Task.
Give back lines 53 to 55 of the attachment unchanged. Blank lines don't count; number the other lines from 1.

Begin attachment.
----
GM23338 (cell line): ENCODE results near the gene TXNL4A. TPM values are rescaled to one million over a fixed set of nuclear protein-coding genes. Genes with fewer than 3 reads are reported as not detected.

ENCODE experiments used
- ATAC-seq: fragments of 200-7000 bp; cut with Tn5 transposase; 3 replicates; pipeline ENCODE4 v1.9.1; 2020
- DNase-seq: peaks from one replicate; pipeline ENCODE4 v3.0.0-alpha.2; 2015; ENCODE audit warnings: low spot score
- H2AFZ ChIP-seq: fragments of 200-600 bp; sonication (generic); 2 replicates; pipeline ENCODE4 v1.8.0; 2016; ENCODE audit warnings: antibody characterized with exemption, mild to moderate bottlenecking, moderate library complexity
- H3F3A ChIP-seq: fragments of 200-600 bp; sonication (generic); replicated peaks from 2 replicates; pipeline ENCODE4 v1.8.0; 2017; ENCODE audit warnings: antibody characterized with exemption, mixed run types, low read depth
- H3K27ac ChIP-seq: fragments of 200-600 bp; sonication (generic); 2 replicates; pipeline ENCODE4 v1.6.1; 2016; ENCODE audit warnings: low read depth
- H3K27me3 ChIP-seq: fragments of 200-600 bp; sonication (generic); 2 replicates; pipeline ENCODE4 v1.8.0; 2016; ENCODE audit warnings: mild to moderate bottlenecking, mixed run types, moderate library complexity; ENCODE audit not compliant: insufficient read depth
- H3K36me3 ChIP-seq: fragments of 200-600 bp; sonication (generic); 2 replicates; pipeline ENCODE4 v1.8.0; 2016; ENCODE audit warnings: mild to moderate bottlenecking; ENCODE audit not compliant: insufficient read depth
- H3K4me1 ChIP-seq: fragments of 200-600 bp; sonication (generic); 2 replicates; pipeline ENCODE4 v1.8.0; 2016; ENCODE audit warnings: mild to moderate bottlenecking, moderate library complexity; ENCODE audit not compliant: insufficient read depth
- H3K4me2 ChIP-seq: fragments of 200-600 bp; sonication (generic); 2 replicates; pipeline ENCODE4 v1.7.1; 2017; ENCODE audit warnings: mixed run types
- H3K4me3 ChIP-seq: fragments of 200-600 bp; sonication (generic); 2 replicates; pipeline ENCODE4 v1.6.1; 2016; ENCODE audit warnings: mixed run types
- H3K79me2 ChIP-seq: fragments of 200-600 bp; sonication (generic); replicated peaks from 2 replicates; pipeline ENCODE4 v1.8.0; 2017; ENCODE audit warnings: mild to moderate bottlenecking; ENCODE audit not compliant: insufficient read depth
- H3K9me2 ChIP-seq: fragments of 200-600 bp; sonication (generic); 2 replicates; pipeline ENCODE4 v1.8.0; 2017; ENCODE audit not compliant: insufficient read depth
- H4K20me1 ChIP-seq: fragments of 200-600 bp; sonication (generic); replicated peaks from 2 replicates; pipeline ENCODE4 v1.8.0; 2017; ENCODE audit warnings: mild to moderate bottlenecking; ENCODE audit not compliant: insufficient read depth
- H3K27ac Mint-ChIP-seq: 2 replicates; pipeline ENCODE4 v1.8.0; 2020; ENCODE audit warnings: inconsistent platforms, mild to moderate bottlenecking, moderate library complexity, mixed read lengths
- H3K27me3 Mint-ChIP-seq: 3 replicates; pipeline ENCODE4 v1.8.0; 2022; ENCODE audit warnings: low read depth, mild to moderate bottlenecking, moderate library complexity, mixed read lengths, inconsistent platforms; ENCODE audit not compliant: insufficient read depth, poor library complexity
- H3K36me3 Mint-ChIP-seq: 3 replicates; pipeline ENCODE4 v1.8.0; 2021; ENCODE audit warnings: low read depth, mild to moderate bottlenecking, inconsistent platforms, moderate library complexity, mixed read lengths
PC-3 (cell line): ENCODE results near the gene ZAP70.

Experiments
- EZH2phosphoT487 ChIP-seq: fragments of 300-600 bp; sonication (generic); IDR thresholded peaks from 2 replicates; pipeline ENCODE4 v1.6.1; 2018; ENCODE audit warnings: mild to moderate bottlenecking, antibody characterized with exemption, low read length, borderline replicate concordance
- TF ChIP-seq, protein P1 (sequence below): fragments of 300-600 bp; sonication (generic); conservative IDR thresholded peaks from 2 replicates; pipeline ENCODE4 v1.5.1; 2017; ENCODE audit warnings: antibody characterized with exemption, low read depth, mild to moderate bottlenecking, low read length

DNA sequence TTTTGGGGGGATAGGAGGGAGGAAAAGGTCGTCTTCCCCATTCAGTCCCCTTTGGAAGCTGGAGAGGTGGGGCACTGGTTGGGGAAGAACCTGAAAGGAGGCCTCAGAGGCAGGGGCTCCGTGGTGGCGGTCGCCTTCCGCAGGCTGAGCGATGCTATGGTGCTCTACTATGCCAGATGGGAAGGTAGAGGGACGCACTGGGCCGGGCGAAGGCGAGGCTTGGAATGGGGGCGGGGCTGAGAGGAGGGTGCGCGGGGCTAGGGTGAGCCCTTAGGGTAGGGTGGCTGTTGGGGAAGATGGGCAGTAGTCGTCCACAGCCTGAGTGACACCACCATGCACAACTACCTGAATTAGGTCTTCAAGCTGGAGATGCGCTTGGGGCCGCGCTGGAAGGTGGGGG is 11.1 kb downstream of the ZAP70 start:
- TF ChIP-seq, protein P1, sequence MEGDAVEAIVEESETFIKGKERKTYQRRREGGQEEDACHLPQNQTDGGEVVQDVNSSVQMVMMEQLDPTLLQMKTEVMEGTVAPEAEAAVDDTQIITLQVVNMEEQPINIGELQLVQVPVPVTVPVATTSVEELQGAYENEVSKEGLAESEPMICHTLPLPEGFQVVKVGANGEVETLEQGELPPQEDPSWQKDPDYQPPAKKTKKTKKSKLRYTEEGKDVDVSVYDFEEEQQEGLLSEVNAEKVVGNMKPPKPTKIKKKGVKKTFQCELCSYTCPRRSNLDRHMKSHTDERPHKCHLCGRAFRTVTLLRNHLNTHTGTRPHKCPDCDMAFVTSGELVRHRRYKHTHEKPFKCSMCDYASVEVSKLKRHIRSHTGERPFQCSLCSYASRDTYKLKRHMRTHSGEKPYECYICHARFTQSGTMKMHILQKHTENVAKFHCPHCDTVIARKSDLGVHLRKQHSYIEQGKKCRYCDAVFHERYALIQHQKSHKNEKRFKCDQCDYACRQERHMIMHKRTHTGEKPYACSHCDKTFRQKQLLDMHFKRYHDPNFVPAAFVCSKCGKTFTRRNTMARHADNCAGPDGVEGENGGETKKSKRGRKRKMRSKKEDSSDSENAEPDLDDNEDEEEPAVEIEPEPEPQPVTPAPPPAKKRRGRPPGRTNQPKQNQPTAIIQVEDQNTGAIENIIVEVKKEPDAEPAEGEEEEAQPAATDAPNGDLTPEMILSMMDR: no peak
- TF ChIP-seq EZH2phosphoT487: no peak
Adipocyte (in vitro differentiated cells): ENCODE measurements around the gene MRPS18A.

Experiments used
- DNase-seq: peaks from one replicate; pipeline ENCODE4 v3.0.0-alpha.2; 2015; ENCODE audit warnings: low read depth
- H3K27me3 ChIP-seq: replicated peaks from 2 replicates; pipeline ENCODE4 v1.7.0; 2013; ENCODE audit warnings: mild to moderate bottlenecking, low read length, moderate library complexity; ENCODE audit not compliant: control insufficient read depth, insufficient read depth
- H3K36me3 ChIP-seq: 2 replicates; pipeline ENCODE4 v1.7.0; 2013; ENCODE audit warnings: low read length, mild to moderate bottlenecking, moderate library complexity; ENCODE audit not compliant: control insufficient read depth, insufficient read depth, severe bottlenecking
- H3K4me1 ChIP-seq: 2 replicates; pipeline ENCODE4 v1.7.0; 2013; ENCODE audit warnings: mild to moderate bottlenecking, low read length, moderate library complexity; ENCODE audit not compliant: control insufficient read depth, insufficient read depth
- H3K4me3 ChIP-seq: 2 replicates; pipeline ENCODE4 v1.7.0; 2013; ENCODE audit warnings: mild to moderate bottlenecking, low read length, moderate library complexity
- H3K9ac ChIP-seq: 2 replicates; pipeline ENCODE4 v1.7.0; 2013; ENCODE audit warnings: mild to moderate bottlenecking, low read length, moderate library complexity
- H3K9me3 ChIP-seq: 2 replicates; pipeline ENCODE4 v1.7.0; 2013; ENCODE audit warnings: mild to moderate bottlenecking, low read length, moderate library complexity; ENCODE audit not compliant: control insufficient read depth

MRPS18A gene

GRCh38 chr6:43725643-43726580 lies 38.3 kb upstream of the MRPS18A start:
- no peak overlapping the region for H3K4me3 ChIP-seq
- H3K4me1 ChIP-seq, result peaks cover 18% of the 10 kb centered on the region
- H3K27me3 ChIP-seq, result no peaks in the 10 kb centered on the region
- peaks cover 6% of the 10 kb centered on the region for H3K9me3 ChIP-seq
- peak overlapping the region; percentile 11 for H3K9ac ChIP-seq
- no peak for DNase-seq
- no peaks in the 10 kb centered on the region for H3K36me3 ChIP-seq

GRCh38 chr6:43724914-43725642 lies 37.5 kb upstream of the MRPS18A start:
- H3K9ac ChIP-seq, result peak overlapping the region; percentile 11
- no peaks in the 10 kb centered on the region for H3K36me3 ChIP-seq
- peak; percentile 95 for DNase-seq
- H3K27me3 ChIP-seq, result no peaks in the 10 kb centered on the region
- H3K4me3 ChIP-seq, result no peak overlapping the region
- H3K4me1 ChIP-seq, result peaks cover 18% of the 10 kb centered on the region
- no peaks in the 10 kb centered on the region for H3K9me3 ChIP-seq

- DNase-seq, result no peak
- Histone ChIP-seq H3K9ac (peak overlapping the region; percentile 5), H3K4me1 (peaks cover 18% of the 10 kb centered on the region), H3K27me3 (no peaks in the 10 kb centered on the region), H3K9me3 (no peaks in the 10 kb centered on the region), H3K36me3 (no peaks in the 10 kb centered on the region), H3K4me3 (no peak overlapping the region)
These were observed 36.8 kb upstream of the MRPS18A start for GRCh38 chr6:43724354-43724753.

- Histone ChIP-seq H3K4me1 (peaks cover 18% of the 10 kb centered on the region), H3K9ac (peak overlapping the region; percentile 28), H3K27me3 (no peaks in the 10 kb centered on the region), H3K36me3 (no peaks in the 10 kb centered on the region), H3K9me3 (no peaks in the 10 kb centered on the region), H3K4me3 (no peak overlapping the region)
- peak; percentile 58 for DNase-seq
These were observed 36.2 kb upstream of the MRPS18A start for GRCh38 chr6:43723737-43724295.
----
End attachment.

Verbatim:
- Histone ChIP-seq H3K9ac (peak overlapping the region; percentile 5), H3K4me1 (peaks cover 18% of the 10 kb centered on the region), H3K27me3 (no peaks in the 10 kb centered on the region), H3K9me3 (no peaks in the 10 kb centered on the region), H3K36me3 (no peaks in the 10 kb centered on the region), H3K4me3 (no peak overlapping the region)
These were observed 36.8 kb upstream of the MRPS18A start for GRCh38 chr6:43724354-43724753.

- Histone ChIP-seq H3K4me1 (peaks cover 18% of the 10 kb centered on the region), H3K9ac (peak overlapping the region; percentile 28), H3K27me3 (no peaks in the 10 kb centered on the region), H3K36me3 (no peaks in the 10 kb centered on the region), H3K9me3 (no peaks in the 10 kb centered on the region), H3K4me3 (no peak overlapping the region)